Comprehensive analysis of the engineered global food price hikes, the global food crisis, and how to fix it (agro-ecology, food democracy) at Slow Food International. (The author explains why US Big Ag is pushing so hard to force open markets in Asia (and Africa)): "From Food Monopolies to Food Commons" by Eric Holt-Giménez, Ph.D.:
Calls for food sovereignty, food justice and even “food democracy” are ringing from fields to kitchens around the world. In the face of the recurrent food and diet crises plaguing our planet, farmers, farm and food workers, consumers—politically engaged citizens—are struggling to regain control over their food systems. Why?Read the entire article here.
Because the “solutions” to these crises offered by governments, agri-food monopolies and multilateral institutions—e.g., more “free” trade, genetically engineered crops and the spread of giant retail chains—brought on the crises to begin with. With a billion people “stuffed” and a billion “starved” on the planet, why do the G-8 countries, the World Bank, International Monetary Fund and World Trade Organization continue to prescribe catastrophic solutions to catastrophe?
The answer is simple: the oligopolies dominating our global corporate food regime are also in crisis. The record profits and massive wealth they accumulated during the 2008 and 2011 food price inflation crises must be re-invested in order to maintain a compound rate of growth... Where can they re-invest their vast amounts of accumulated wealth? The monopolies have what is called a crisis of over-accumulation.
Who will solve the crisis of over-accumulation for the monopolies? The poor.
The poor are not getting any richer, but as a group they are growing at the rate of 8% and because they make up nearly half of the world’s population they offer a vast, expanding market opportunity for the agri-food monopolies. With the promise of “saving the world from hunger,” these corporations are now busy leveraging public development funds of northern governments to open new markets in Africa and Asia. Foreign food and development aid—which is fuelled by public money—is being directed to poor countries so that they can buy GM grain, fertilizers, pesticides, and genetic engineered seeds from the northern monopolies.
Many studies and reports have shown that agroecology is the best answer to hunger and climate change in the Global South. Poor countries also have to be allowed to protect their own agriculture. The oligopolies controlling our food systems are not solving the problem of hunger—rather, hunger is being used to solve the problem of over-accumulation for the oligopolies...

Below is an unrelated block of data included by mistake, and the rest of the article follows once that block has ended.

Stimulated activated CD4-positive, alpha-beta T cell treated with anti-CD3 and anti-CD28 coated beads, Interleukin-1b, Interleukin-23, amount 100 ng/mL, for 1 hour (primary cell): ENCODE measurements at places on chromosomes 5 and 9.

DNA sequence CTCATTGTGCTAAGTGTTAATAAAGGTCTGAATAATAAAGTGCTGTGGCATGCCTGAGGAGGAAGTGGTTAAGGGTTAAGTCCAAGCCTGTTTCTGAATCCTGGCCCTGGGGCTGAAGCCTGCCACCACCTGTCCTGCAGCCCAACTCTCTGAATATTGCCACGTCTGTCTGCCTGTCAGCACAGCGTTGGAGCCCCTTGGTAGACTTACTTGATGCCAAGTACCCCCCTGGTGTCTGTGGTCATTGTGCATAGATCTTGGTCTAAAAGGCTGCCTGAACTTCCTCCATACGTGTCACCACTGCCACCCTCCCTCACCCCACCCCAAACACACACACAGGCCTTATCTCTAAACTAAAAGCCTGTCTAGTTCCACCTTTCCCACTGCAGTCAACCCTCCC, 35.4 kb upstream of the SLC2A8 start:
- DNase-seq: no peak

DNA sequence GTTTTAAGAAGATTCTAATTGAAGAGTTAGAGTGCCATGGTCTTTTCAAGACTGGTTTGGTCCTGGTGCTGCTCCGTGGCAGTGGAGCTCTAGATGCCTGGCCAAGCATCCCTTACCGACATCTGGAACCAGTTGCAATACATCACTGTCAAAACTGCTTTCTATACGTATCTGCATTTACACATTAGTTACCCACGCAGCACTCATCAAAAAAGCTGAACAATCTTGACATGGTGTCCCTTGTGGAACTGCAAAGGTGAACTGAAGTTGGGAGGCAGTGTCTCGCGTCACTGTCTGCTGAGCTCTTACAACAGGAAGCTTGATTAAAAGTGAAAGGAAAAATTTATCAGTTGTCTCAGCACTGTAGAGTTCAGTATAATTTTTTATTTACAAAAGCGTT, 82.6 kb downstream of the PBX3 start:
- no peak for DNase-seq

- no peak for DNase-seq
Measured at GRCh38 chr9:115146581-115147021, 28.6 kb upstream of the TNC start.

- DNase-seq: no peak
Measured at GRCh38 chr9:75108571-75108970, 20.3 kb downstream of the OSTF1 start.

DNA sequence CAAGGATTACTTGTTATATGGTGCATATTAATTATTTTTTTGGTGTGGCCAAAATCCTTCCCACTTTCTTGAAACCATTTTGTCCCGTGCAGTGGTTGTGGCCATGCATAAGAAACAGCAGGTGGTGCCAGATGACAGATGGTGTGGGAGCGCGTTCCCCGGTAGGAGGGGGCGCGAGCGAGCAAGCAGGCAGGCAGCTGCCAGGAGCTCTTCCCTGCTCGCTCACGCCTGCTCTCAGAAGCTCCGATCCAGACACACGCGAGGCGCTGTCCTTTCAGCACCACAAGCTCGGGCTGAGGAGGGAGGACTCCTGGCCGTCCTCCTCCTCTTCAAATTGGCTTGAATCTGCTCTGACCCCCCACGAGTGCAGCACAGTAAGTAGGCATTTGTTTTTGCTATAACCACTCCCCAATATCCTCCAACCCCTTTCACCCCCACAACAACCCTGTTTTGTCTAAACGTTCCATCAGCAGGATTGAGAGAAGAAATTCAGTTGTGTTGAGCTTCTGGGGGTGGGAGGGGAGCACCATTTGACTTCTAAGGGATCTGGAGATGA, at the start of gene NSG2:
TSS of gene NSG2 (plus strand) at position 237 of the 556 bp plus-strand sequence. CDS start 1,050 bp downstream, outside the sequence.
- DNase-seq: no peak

Over the last three decades the waves of neoliberal globalization has not only ruined local and regional food systems...
Food sovereignty, food justice and food democracy are movements of people that seek other solutions. They seek to re-open public spaces of decision so that people rather than monopolies decide what we eat, how it is grown, and how the multi-trillion dollar wealth of our world food systems is distributed. How can our movements make sure that our public resources are used for the public good rather than monopoly interests? By re-establishing the public sphere within our food systems—by taking back the “food commons.”
A food commons is not only a physical place where food is produced, processed, sold or consumed; it is also a social space where decisions are made in the interest of the common good. Whenever food activists take back a part of the food system in the interest of the common good, they are constructing a food commons. This is why food sovereignty as an organizing concept and precondition for food justice, food democracy and the right to food is so important: it implies a space that is sovereign to the corporate food regime. It is a space in which people—not corporations—decide...
The social construction of food commons is taking place around the world in the nooks and crannies of the existing corporate food regime. Little by little, the different experiences of community gardens, fair trade, community service agriculture, food policy councils, farmer’s movements and consumer movements are slowly converging in their efforts to build a better food system.